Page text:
I’m sick and tired of the flood of emails I get week after week from people desperate to convince me that Kingsgrove Pharmacy wasn’t always Kingsgrove Pharmacy. Today, we set the record straight.
I can’t really think of a more (over the counter) pharmaceutical suburb than Kingsgrove. You’ve got the surgery, the theatre-turned-huge Blue Cross Medical Centre, the Kingsgrove Medical Centre that relocated to Beverly Hills but didn’t change the name, the Kingsgrove Health Professional Centre…the list goes on.
What’s with that? I mean yeah, Kingsgrove makes us all sick at times, but this is ridiculous.
And on top of all that, up until recently you had Kingsgrove Pharmacy. When they left, they took their awning signage with them, giving the rest of us a glimpse into a less digital past.
Remember back when you had to get photos developed? How you couldn’t really take photos of anything risqué because your friendly local pharmacist might spot it and call the authorities? Uh, because I…er, certainly don’t.
Unless you’re a hipster, you’re not shooting on film anymore, and the pharmacies of the world that tried to branch out and give even more back to the community that took so much lost that revenue stream and were sent packing, just like Kingsgrove Pharmacy was.
Does every little bit count? Did I inadvertently and indirectly contribute to the fall of Kingsgrove Pharmacy simply by taking this article’s pictures on my phone?
Could an argument then be made that I’m running businesses out on purpose just for blog material?
I think that’s just about all we’ve got time for today, but here’s one last pill to swallow: did the Kingsgrove Pharmacist take their awning signage away to use again?
As you can see in this shot from our old buddies realestate.com.au, Kingsgrove Pharmacy let people know what it was from all conceivable angles. Rumour has it the roof’s sign can be seen from orbit.
After the last prescription had been filled, they tore it all down…except for the sign above the footpath. They didn’t even do that thing where they put it back in upside down and reversed.
I think they left it up so we’d remember them. They exposed the old sign to remind us how long we’d had them in our lives, and to appeal to that sense of retro we’re unable to shake. “Take a photo of this,” they’re saying. And we do.
We live in a world where, thanks to the ubiquity of digital photography, memories are fleeting. The way I see it, Kingsgrove Pharmacy has made a statement about that in their own subtle way.
First off, let’s get the past out of the way. Or one of them, anyway.
Believe it or not, people used to visit the western Sydney suburb of Fairfield by choice, mainly because there were things to do there. In 1908, Fairfield consisted of a train station, a sawmill and, of course, a pub – the Railway Hotel.
As has happened so often throughout Australian history, those milkshakes brought all the boys to the yard…but those in charge knew that if there wasn’t any entertainment for them when they got there, Fairfield would fall prey to anarchy, social upheaval, communism and all those other agents of chaos that happen when we’re not given the option to spend money.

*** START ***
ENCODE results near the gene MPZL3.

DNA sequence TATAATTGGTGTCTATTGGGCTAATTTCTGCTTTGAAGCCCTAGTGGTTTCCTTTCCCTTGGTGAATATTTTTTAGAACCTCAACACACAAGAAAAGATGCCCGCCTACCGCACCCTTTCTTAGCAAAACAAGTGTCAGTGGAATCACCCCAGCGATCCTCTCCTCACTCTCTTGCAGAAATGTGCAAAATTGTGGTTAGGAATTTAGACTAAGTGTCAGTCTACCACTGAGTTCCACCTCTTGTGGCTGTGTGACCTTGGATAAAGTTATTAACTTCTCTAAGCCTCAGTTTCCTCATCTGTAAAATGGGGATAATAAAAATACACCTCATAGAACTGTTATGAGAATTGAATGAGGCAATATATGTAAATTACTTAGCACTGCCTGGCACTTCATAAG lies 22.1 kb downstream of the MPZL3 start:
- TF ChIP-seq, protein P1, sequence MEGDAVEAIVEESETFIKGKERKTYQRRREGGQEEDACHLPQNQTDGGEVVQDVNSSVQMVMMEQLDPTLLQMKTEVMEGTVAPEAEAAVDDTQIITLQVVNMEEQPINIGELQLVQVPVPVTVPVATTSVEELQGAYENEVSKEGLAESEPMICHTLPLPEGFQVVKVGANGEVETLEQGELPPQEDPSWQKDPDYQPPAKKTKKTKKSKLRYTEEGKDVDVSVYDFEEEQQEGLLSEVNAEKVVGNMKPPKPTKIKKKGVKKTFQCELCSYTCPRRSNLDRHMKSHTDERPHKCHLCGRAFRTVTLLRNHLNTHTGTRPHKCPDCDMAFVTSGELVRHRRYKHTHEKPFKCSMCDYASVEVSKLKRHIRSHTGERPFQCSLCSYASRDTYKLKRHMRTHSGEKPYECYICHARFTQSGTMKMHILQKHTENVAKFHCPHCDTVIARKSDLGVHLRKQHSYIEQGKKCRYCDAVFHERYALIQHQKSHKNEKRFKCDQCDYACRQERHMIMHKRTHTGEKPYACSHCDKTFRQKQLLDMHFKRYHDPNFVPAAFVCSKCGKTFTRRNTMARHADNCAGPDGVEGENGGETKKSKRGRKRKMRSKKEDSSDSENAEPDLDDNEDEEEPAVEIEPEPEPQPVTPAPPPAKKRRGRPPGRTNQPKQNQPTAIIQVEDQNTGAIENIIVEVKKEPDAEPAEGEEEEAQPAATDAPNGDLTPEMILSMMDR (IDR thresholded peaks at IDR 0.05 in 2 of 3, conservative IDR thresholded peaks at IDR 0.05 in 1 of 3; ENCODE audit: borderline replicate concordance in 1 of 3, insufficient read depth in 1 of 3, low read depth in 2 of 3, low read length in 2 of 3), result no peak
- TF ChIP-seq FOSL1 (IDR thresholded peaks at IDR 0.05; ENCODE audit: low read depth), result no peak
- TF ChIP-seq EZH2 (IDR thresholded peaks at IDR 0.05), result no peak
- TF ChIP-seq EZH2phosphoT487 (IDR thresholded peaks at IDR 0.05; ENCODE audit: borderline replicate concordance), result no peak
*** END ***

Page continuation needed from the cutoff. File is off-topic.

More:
The Carter family of Smithfield identified that risk, and in 1910 did the community a solid: they built a timber and corrugated iron hall.
Do you know how much fun a timber and corrugated iron hall can provide?
…it was a different time. Moving on…
After the hall caught fire (see? fun!) it was rebuilt as the Fairfield Picture Palace in 1914, wherein each Saturday up to 2000 punters could pay their bits and turn their brains off for an hour or so.
Not to be outdone, local transport and carrying baron John James Woods decided he could screen dodgy 16fps slapstick comedies for drunks better than the FPP, and in 1916, on Fairfield’s own Crescent, the imaginatively named Crescent Cinema was born. Or built. Or…you know what I’m talking about.
But Woods’ heart just wasn’t in it, and it changed hands a bunch of times before it was condemned as unsafe. Usually that’s where I’d come in, but this occurred in 1928. Maybe Fairfield just wasn’t meant to have fun?
The Crescent (the cinema, not the crescent) was rebuilt, renamed (as the Plaza), and opened to huge success. The new owners, a flamboyant (is there any other kind in olde-time theatre ownership?) couple called the Christensens, used some unorthodox promotional techniques to advertise their theatre. Beside the usual train station and back of the bus adverts, Eric and Cecilia Christensen would dress up as movie characters and swan about Fairfield handing out flyers. C’mon Event Cinemas, bring that back! I want to see Captain America and the Ghostbusters staggering around Cabramatta trying to convince people they’re not insane and that they should spend time in a dark room with them. In this social media age, it feels like a lost opportunity.
By 1934, the Depression had taken its toll on the Christensens, so in came visionary A. J. Beszant. Just look at that article. Fairfield was crying out for a modern theatre, one that wasn’t promoted by dodgy Laurel and Hardy impersonators, and Beszant replied “I’ll give them one”. “Criptic” indeed.
Beszant’s mad plan for world domination seemed to involve building a theatre in each of Sydney’s western suburbs, a plan that almost worked. It was just a bit beyond Beszant’s scope, and by 1944 he’d merged his company with our old friend Hoyts. With that in mind, you can guess what happened next.
Today, the Crescent (the crescent, not the cinema) isn’t a very pleasant place to be. Fairfield’s population has boomed since Hoyts, the KAOS to Beszant’s CONTROL, closed the cinema in 1967, and the focus of the suburb is no longer the train station. The theatre itself now sits in that lonely part of town, decaying and defiled.
I wonder if any amount of cosplay could get people to come by here these days.
Why do I get the feeling this is probably the part least used as a toilet?
Regents Park, Bankstown…Shanghai?
Although it existed as a split amusement parlour/roller rink in the 1970s, the Crescent Cinema has gone the route of all buildings this size – discount furniture warehouse. The glory days are long behind it, and it’s only a matter of time before the developers show up with a bulldozer. In this case, however, nature might beat them to it.